July 4, 2015: Three Good Things

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For the past week, I’ve been sharing three good things about myself rather than three good things about my day. Before I get into my final list of three, I want to take a minute to say just how difficult this exercise has been. I’m not necessarily chalking that up to my mental illnesses, since a lot of people have problems writing their own objective résumé or CV. There’s a reason there are thousands of professional résumé writers in the United States alone.

All totaled, including today’s list, I’ve shared 21 things that I think are positives about myself. Some of them have been pretty obvious. Others only made the list after a struggle to be not only objective about myself but not repeat concepts. Today’s list was going to state “I’m a very caring person” until I went back and saw that I covered that idea with “having the biggest heart of anyone I know” on Sunday. For the last three days I’ve had the list up in a separate tab for reference, just to make sure there’s no repetition.

This has been an eye opening experience, and it’s something that I recommend you try, if only in private for yourself. It’s a great exercise and especially good to go back and see that you’ve been able to identify over 20 positive things about yourself when you’re having a rough time of things. While I’m not going to call anyone out, mostly because I have no clue who I’d challenge to this writing exercise, I do challenge you to try it yourself. If you blog about it, let me know in the comments so I can come cheer you on through the week that you choose.

And now for the list.

1. I’m becoming more and more health conscious as I grow older. My declining health is a big motivator behind that, but it’s becoming easier and easier to eat healthier. In the last three years, I’ve completely eliminated non-diet soda and almost completely eliminated even the diet stuff; started drinking more than my daily allotment of water; stopped adding salt to foods; started looking forward to exercise, and consider every day I don’t work out a missed opportunity; changed my diet drastically; become much more conscientious of my sleep schedule; and become considerably more aware of health issues I have and decidedly more willing to get problems looked at by the doctors. I’m actually enjoying the healthier lifestyle far more than I thought I would and wish I’d done this years ago.

2. I’m becoming more accepting of my shortcomings. Five years ago, I would have fought tooth and nail against being on disability, convinced that I had to work to find any self-worth at all. I still struggle with this sometimes, in my irrational moments, but on a “normal” day I’m very aware that I’m doing the best that I can with what I have and that I can and should be proud of the many small steps I’m making every day to get better.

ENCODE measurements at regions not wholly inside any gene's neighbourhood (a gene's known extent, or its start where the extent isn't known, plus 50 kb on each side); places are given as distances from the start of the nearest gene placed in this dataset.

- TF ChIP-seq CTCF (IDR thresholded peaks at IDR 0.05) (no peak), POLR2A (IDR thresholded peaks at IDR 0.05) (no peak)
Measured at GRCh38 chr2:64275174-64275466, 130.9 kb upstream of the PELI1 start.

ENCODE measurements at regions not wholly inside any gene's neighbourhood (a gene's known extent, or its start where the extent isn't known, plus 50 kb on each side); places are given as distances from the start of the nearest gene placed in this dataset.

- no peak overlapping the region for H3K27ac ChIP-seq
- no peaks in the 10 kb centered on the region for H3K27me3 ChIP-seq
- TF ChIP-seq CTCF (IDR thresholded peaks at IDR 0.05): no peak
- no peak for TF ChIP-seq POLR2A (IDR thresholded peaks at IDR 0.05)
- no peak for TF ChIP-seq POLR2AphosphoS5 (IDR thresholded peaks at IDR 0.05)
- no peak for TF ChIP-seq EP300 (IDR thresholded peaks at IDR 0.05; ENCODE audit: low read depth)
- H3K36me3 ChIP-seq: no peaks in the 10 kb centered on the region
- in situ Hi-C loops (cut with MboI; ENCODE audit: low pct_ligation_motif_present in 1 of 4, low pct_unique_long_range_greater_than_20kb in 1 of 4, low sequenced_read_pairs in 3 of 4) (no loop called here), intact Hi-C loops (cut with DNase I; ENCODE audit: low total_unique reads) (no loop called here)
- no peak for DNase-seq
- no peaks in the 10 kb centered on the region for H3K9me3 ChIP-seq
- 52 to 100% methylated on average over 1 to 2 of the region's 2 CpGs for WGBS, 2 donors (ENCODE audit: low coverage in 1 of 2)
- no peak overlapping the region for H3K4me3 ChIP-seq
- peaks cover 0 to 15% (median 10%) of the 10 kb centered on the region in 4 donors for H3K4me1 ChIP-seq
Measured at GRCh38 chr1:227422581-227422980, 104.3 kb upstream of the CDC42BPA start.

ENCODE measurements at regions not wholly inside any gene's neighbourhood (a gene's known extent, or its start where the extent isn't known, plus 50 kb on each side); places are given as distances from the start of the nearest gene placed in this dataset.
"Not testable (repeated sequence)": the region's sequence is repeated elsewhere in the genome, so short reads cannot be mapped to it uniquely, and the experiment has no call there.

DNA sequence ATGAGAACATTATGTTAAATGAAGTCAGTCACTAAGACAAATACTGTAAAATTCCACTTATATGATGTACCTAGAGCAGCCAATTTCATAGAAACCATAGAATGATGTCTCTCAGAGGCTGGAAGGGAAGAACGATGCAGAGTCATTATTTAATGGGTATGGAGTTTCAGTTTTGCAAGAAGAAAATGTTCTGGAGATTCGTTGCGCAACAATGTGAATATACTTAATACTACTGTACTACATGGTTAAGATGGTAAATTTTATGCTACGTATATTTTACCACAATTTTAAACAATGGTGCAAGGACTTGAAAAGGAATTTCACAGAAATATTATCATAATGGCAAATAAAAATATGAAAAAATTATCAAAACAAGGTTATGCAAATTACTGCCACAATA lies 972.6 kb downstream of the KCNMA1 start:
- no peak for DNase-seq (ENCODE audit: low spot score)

3. I saved the best for last. I am in one of the healthiest marriages of anyone that I know. Many of our friends look up to us as an example of a happy marriage, even knowing the struggles that we experience and the fights that we have when our symptoms win out over rational thought. We don’t have what anyone would consider a “traditional” marriage, by any stretch of the imagination. Our gender roles are almost completely reversed – I’m more happy doing housework and cooking, she’s much more capable with power tools and working on a car. But we work well together and have the added benefits of truly being one another’s best friend. There’s no one on the planet I’d rather spend time with, rather laugh with, rather cry with, rather plan for the future with, rather grow old with. My wife is the light of my life and my reason for living. I cannot imagine my life without her. She inspires me on a daily basis and makes me want to be the better person she deserves. I fall deeper and deeper in love with her every day, The best part? She feels the same about me. We’re looking forward to being that old couple in their eighties walking hand in hand through the park while joggers run around us. And then fistbumping one another for making the damned whippersnappers have to dodge.

More than there are stars, babydoll, and until they all go out.

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June 3, 2015: Three Good Things

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1. My blood glucose readings today were 91, 97, 114, and 102. My blood pressure might be out of control for the time being (readings of 150/103, 156/95, and 168/105), but my blood glucose looks great!

2. For date night tonight, the wife and I watched Big Hero 6 again, and spent the majority of the evening cuddled on the couch together. Cuddling on the couch will never get old.